India – China Relationship

India – China Relationship



India – China Relationship
India – China Relationship

Introduction

Historically, India and China have had cordial relations for more than 2,000 years. The traditional Silk Road
not only served as a route for trade, but also promoted the spread of Buddhism from India to China.
Modern relationship between the two countries began in 1950, when India was amongst the first countries to
end formal ties with the Republic of China (Taiwan), and recognize the People’s Republic China (PRC) as
the legitimate government of Mainland China.
Major Issues of Dispute between India and China:

India’s Support for the Aspirations of Tibetan People
Mao Zedong, the Commander of the Liberation Army and the Chairman of the Communist Party of China
viewed Tibet as an integral part of the Chinese State and was determined to bring Tibet under its direct
administrative and military control.
Tibet serves as a buffer zone between India and China. India regarded the Chinese forceful occupation of Tibet
as an act of aggression, while China considered India’s posture on the issue as interference in the internal
affairs of the People’s Republic of China.
In April 1954, India and the PRC signed an eight-year agreement on Tibet that recognised sovereignty of
China over Tibet as its autonomous region and set forth the basis of Indo-China relationship in the form of the
Panchsheel or the Five Principles of Peaceful Coexistence.
However, in 1959India provided asylum to the Tibetan religious leader, Dalai Lama and thousands of refugees,
who sought sanctuary in Dharamsala and in Indian North East states to escape atrocities by People’s Liberation Army (PLA).
The above is the primary reason for deterioration of Indo-China relations leading to PRC accusing India of
expansionism into Tibet and throughout the Himalayan region, which finally resulted in the 1962 Indo-China
war.
Border Disputes
China does not accept the Mc Mohan line as the legal delineation between India and China. It says that this
was a demarcation agreed upon between erstwhile British Raj and Tibet.
In 1959, China claimed 104,000 km² of territory, over which India’s maps were showing clear sovereignty, and
demanded “rectification” of the entire border.
China made a proposal to India that it would relinquish its claim to most of India’s northeast in exchange for
India’s abandonment of its claim to Aksai Chin.
The Indian Government rejected the idea of a settlement based on uncompensated loss of territory as being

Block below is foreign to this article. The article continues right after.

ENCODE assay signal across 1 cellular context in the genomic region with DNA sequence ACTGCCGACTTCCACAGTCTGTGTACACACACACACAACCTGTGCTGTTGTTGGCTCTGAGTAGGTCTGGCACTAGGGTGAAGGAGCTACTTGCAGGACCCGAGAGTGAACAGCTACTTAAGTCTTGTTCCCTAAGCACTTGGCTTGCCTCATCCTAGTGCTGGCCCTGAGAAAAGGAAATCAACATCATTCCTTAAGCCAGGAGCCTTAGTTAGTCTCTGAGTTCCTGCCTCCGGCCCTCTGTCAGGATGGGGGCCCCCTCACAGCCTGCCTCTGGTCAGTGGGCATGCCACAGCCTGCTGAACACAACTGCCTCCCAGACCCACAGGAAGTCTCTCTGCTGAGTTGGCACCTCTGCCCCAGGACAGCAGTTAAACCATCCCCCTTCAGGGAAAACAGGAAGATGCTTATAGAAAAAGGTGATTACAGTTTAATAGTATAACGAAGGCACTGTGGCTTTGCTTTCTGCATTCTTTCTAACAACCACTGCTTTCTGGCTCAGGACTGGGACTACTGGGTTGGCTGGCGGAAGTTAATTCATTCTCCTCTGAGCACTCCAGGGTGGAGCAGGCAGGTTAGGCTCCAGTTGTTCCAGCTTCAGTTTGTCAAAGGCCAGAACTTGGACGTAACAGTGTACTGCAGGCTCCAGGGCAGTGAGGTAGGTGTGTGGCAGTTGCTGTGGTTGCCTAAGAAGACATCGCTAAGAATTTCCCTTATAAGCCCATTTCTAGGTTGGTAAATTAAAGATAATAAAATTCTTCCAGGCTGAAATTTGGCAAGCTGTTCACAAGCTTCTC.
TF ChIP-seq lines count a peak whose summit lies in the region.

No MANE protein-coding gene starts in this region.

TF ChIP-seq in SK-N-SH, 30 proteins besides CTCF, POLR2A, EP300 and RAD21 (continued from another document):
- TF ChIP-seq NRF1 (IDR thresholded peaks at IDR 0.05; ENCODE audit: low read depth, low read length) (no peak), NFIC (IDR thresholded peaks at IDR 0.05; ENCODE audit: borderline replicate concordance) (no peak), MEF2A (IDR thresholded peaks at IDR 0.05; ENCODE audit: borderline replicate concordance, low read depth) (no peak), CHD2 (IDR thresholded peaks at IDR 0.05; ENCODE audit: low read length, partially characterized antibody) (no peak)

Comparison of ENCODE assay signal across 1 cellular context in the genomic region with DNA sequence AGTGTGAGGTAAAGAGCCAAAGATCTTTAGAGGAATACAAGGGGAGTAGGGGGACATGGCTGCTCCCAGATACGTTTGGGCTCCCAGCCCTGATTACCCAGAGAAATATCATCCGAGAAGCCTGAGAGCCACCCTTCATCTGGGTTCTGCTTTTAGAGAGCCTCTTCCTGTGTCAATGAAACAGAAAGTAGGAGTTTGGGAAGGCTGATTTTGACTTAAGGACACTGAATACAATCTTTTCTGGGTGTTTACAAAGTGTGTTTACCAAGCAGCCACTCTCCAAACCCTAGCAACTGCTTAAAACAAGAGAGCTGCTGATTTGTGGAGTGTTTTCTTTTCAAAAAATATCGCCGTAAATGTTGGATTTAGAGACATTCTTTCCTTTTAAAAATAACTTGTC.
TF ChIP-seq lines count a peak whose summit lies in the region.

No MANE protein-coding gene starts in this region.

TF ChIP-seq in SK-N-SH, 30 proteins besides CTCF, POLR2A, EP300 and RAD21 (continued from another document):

humiliating and unequal.
Unresolved border disputes resulted in a short border war between the People’s Republic of China and India on 20 October 1962 and PRC pushed the Indian forces to within 48 Km of the Assam plains in the northeast and also occupied strategic points in Ladakh
Finally, on 21 November 1962, PRC declared a unilateral cease-fire and withdrew 20 Km behind its contended
line of control.
In late 1967, there were two skirmishes between Indian and Chinese forces in Sikkim. The first one was
dubbed the “Nathu La incident”, and the other the “Chola incident”, where exchange of heavy fire took place
at the Sikkim outpost.
During the whole conflict Indian losses were 88 killed and 163 wounded, while Chinese casualties were 300
killed and 450 wounded in Nathu La, and 40 in Chola.
Consequently, despite border skirmishes and discrepancies between Indian and Chinese maps, Chinese leaders amicably assured India that there was no territorial controversy on the border and on the other hand India avoided bringing up the border issue in high-level meetings.
In 1980, Indian Prime Minister Indira Gandhi approved a plan to upgrade the deployment of forces around the
Line of Actual Control to avoid unilateral redefinitions of the line. India also increased funds for
infrastructural development in these areas.
In 1984, squads of Indian soldiers began actively patrolling the Sumdorong Chu Valley in Arunachal Pradesh
(formerly NEFA), which is north of the McMahon Line as drawn on the Shimla Treaty map.
However, in the winter of 1986, the Chinese deployed their troops on Sumdorong Chu before the Indian team
could arrive in the summer and built a Helipad at Wandu.
In 1986 and India’s grant of statehood to Arunachal Pradesh (formerly the North-East Frontier Agency) in
February 1987 caused both sides to deploy new troops to the area, raising tensions and fears of a new border
war.
The PRC relayed warnings that it would “teach India a lesson” if it did not cease “nibbling” at Chinese
territory.
By the summer of 1987, however, both sides had backed away from conflict and denied that military clashes
had taken place.
Six rounds of talks of the Indian-Chinese Joint Working Group on the Border Issue were held between
December 1988 and June 1993.
The term Line of Actual Control (LAC) gained legal recognition after the Sino-India border agreements signed
in 1993 and in 1996. The 1996 agreement states that no activity shall overstep the Line of Actual Control.
However, both sides have their own interpretation of the delineation of the LAC on the ground, as there is no
clear demarcation of the boundaries, thereby leading to errors of perception and understanding of previous
agreements.
In November 2006, China and India had a verbal spat over claim of the north-east Indian state of Arunachal